As indicated in Fig. 2, one set 19 of endless helical springs forming one web are placed in the grooves 18 of the rollers 1, 3, 4, 5 and 6 and these are driven in the direction indicated by the arrow. A second set 20 of endless helical springs forming a second web are placed in the grooves 18 of the rollers 2, 3, 4, 5 and 7 and these are driven in the direction indicated by the arrow with the result that the adjacent runs of the webs formed respectively by the two sets 19, 20 of springs move in the same direction between the feeding set of rollers 1, 2 and over the intermediate rollers 3, 4 and 5 and between the trailing or delivery set of rollers 6, 7. The web of material to be shrunk (not shown) enters at the rollers 1, 2 between the pair of spring webs formed by the two sets of springs 19, 20, travels between these webs and the intermediate rollers 3, 4 and 5, at progressively lower speeds as the springs contract, and leaves between the rollers 6, 7. Pulleys 21' are provided to guide the sets of springs as they pass from their lower rollers 45, 7 back to their upper rollers 1 and 2. The upper and lower rollers such as rollers 2 and 7 are each provided with means 22' for urging the same in the direction of their companion rollers 1 and 6. As shown in Fig. l, the rollers and springs and driving chains are enclosed within a casing 25 and the rollers are driven by a motor 26 located outside the casing. In the lower part of casing 25 is a trough 27 supplied with water from an external source 28, and an electrical heater unit 29 beneath furnishes the necessary heat to convert the water into steam.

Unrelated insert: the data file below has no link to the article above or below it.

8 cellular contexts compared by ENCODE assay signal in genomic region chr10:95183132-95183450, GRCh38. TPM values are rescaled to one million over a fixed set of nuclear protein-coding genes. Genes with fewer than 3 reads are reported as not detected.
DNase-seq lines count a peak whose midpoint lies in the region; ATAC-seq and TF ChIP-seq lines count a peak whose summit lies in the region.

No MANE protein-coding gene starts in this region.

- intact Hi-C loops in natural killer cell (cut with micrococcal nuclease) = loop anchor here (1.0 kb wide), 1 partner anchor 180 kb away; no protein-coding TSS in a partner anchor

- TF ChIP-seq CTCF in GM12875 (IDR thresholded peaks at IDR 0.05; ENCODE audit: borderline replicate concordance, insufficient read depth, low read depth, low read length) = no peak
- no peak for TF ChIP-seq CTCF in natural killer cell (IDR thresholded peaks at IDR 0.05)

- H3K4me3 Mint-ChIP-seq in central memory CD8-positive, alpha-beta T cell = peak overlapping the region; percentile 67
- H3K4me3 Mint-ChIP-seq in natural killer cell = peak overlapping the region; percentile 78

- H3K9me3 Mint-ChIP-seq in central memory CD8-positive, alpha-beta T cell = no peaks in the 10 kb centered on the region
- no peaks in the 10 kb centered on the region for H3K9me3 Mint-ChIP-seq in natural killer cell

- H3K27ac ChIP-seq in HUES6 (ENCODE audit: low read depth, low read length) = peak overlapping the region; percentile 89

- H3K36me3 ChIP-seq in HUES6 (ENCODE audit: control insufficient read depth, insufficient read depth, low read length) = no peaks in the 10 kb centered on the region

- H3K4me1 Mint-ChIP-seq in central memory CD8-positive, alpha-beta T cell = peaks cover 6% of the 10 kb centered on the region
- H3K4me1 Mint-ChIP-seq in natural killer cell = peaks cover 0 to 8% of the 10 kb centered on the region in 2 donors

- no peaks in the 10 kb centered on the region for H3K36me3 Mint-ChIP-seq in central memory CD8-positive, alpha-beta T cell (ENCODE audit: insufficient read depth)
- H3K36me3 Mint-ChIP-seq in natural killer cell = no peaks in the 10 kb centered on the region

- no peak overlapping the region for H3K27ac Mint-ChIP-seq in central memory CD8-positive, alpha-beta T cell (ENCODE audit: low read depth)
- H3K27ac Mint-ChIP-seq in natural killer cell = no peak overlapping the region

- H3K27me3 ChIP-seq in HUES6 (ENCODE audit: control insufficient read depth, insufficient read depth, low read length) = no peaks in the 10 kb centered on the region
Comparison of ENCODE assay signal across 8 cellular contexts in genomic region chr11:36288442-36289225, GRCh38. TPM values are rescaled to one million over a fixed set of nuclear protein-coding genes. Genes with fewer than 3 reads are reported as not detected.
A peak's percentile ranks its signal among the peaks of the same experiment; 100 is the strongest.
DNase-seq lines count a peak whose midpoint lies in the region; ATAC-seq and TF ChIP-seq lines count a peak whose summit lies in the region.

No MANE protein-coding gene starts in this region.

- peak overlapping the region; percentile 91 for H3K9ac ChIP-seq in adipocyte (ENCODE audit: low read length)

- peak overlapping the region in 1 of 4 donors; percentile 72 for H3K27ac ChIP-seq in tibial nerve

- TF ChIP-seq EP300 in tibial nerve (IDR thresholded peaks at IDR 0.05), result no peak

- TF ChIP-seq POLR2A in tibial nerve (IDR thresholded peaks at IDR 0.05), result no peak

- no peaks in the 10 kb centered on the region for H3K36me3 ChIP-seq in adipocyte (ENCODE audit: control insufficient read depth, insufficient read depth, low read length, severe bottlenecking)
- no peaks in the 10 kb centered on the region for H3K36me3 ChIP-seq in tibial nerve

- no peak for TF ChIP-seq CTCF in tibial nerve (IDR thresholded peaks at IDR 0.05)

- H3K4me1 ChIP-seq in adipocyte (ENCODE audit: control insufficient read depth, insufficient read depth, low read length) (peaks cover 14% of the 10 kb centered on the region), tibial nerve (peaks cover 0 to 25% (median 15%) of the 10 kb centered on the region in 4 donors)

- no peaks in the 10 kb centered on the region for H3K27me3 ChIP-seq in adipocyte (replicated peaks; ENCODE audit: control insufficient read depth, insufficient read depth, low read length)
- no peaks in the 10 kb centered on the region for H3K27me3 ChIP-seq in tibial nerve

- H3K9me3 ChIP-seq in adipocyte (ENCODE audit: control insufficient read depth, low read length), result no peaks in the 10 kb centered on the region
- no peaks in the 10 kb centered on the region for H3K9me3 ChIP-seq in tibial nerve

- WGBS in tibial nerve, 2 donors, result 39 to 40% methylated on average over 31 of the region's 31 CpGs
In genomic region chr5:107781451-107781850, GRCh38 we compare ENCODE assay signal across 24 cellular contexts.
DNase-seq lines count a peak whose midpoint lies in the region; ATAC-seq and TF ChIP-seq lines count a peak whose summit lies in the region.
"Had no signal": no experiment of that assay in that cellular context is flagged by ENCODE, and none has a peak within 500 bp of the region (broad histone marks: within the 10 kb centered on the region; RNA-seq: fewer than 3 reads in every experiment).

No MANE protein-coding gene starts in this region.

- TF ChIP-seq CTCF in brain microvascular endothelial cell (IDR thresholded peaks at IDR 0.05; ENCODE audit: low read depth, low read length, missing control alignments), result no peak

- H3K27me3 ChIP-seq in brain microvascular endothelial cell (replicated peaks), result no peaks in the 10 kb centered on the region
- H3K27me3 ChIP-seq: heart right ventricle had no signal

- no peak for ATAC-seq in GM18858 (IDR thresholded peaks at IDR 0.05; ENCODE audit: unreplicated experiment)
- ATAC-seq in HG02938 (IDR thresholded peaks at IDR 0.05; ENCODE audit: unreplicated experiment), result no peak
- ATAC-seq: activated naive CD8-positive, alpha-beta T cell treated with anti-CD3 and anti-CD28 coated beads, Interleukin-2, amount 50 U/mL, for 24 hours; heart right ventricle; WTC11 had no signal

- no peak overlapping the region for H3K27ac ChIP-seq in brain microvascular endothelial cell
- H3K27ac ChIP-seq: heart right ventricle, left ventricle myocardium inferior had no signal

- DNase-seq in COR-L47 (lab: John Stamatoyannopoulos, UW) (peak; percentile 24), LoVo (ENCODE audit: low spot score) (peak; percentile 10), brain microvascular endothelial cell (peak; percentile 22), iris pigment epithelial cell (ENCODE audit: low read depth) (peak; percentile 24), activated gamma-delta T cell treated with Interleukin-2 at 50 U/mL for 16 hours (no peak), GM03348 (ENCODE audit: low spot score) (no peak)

Owing to the different velocity of the rollers the helical springs will be stretched during the motion towards the upper rollers, but when they disengage the rollers at the points 21, 22, 23, 24, they are contracted again and shrink the knitted fabric in the longitudinal direction.